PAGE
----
1 leith - monboddo

18 VIII 1773
8 IV 2013

18 VIII 1773
8 IV 2013


20 VIII 1773
24 XI 2013


21 VIII 1773
24 XI 2013

Bozzy and Johnson met at Boyd’s Inn, near the Canongate. Before they could set off for the north, Boswell had to show off his friend – the best known man then alive, as he supposed him to be in parlours and howffs, introduce him to ‘the finest prospect in Europe’, and record more Johnsoniana.

Johnson, however, records the whirl of experiences that was his stay in Edinburgh as simply,

   a city

   too well known
   to admit description

Just as later they will skirt Culloden, another gap – not in the record but in the experience itself – was Boswell’s omission to introduce Johnson to David Hume, with whom Boswell was on friendly terms. Moray McLaren suggests that Boswell knew ‘the introduction would not have come off… Johnson would have recognised [Hume] as an enemy, a world-class enemy, and have been compelled to offer a challenge. It would for Boswell have been a painful and embarrassing encounter.’

Their 100-day tour was baptised by the Firth of Forth, which Johnson baptised ‘the Frith’, on the banks of the boreal Lethe.

Boswell writes, ‘I told him the port here was the mouth of the river or water of Leith. Not LETHE, said Mr Nairne. Why, sir, said Dr Johnson, when a Scotchman sets out from this port for England, he forgets his native country. NAIRNE: I hope, sir, you will forget England here. JOHNSON: Then 'twill be still more Lethe.”’

From here, they embarked on the pun-boat to Kinghorn.

the Frith   fresh   with fretted light


McLaren, Moray The Highland Jaunt (1954)


On this first sea crossing Johnson insisted on their first diversion, landing on Inch Keith, where they clambered up a thistly hill, and come across a ‘fort, with an inscription on it:

MARIA RE 1564’.

For Maria, Mary Queen of Scots, they dreamed Dido, Virgil’s ‘unhappy queen’; gazing out over the humdrum sea, we read Mary as Diana.

the tug   of vague   waves

Between Burntisland and Kinghorn we stood by the monument beneath the cliffs where, in 1296, Alexander III’s mount fell, an event which led to the protracted violence known as the Wars of Independence. It was there we heard on the news – Margaret Thatcher died this day, to general rejoicing in these parts.

Another unhappy death by the unvarying waves: in 1822 Boswell’s eldest son, Alexander, was killed in a duel at nearby Auchtertool.


Bradford, Sarah Diana (2006)
Dryden John (tr.) The Works of Virgil (1697)
Fraser, Antonia Mary Queen of Scots (1969)
Ovid: Amores (16bce)
Moore, Charles, Margaret Thatcher: The Authorized Biography, Volume One: Not For Turning (2013)


Unusually, Johnson writes more than Boswell of their time at ‘Aberbrothick’; the antiquarian in him is pricked by the ruins of the abbey, ‘of great renown in the history of Scotland’, and he goes so far as to state, ‘I should scarcely have regretted my journey, had it afforded nothing more than the sight of Aberbrothick’. Boswell, who is often at pains to show his patriotism (nowhere more so than on Iona), doesn’t so much as mention the site of the famous declaration of Scottish independence in 1320, following the wars which began with the death of Alexander III.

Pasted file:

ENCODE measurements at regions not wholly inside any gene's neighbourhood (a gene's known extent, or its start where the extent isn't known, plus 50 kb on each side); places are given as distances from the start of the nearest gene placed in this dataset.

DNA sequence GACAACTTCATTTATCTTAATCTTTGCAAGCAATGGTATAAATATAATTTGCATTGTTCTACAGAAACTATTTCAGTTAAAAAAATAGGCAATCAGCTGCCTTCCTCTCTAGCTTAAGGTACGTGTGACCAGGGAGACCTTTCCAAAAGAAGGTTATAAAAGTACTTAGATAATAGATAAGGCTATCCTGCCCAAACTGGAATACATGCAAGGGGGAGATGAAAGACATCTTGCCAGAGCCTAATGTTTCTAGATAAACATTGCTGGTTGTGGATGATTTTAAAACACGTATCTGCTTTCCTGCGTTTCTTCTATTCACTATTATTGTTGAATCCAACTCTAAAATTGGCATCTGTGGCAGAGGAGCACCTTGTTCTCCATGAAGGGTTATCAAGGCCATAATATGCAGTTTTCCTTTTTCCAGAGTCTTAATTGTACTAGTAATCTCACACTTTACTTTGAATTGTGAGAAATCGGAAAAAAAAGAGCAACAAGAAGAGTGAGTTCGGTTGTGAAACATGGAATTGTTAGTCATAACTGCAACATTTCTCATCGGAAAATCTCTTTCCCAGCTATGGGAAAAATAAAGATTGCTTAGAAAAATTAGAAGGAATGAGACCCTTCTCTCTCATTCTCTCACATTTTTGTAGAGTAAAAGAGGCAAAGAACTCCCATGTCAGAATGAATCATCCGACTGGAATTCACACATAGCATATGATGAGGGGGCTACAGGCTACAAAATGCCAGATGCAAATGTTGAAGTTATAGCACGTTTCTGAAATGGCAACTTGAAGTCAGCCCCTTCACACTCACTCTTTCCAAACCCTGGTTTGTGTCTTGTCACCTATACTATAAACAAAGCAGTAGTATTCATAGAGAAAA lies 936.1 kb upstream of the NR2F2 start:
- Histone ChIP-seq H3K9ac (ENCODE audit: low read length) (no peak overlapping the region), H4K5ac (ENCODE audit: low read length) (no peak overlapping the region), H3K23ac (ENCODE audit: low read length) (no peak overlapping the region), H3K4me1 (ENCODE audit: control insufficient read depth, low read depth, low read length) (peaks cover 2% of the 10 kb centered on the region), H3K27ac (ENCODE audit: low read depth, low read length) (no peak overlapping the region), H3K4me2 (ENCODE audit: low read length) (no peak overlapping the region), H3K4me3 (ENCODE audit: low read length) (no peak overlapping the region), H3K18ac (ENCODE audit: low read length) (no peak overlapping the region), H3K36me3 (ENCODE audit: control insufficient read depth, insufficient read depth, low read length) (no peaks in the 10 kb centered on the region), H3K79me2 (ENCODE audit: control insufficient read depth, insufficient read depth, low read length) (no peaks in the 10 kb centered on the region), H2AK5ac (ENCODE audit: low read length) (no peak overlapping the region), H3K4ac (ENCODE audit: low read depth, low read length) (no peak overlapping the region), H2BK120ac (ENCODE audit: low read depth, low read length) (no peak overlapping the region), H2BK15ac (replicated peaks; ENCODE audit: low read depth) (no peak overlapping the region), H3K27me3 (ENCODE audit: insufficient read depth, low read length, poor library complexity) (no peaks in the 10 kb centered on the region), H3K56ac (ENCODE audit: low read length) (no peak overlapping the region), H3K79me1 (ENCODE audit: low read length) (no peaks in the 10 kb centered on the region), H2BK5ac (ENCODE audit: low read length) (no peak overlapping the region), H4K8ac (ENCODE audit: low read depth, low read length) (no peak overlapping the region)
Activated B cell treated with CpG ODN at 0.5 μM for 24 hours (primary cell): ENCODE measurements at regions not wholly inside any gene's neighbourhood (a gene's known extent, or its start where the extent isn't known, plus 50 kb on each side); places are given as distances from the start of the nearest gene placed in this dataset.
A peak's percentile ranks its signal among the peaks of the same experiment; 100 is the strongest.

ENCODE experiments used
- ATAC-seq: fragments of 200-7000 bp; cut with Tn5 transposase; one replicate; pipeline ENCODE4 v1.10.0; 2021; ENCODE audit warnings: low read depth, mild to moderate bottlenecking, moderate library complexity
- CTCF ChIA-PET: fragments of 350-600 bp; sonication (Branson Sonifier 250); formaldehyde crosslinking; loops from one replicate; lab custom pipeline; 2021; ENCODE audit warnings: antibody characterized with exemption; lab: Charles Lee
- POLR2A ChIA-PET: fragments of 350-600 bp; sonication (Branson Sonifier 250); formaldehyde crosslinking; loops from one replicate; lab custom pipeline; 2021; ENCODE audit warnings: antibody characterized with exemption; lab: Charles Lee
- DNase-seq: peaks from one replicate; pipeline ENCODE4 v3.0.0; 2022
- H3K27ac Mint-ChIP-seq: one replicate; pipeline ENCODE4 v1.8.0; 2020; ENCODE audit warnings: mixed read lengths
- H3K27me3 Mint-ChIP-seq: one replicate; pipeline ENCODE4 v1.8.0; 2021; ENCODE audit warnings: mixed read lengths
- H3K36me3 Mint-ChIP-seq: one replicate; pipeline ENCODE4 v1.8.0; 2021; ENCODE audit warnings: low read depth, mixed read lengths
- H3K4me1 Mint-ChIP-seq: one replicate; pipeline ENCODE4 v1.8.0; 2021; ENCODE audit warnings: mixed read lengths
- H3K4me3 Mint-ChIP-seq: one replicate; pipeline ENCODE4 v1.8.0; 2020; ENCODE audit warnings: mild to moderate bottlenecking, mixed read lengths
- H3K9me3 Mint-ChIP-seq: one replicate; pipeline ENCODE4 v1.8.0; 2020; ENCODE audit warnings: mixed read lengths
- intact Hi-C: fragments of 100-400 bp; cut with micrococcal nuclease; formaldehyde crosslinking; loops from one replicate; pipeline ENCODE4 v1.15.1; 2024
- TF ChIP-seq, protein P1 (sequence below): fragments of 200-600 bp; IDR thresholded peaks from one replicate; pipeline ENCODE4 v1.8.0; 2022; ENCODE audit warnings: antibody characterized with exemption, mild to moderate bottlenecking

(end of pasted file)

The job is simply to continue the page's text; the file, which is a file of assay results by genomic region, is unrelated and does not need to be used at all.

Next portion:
At the other end of the modern town stands PLEASURELAND, next to the windswept football ground; what specific pleasures it had to offer I didn’t have time to discover.


Declaration of Arbroath in the National Archives of Scotland
Barrow, G.W.S. (ed.), The Declaration of Arbroath: History, Significance, Setting (2003)
Parr, Martin Boring Postcards (2004)


From the A90 I drive a Johnsonian ‘two miles out of [my] way to see' Monboddo, which means something like ‘tail of land’.

Here lived James Burnett, Lord Monboddo (1714–99), well known in his time but little read now; his ideas don’t have the currency of Hume, Smith, or indeed Boswell. Perhaps unsurprisingly, given that he ‘believed that men were descended from monkeys, and he was also sure that every baby was born with a vestigal tail that was privily snipped off by the midwife, and that this secret was the property of all women.’ (Stucley)

 ‘I never saw you, I only heard of you’, as The Specials sang in ‘Monkey Man’; Delaney says ‘an enormous monkeypuzzle dominates the immediate skyline’, which seems an apt metaphor for his theorising.

I drive past a pair of signs in a cold late November dusk, but following the narrow road past a number of modern houses I see no trace of the ‘poor old house… [with] two turrets’ which Boswell describes.

He also writes, ‘Monboddo is a wretched place, wild and naked’, and the fields, at this time of year, are certainly naked; but, reclothed in spring and summer, surely a pastoral charm will return. It’s a Virgilian landscape, as Monboddo suggests when he quotes the Eclogues; while he and Johnson go on to praise Homer, it’s hard to imagine the mass carnage of the Iliad here. This is settled land, where disputes have long been settled by law; Monboddo is a judge, not a soldier.

Much later, on Inchkenneth, perhaps as a vestigal memory of Monboddo, Johnson will praise their practical friend Young Col by saying, ‘if any man has a TAIL, it is Col’.


Delaney, Frank A Walk to the Western Isles (1993)
Stucley, Elizabeth A Hebridean Journey with Johnson and Boswell (1956)
Mills, Barriss (trans.), The Eclogues of Virgil (1980)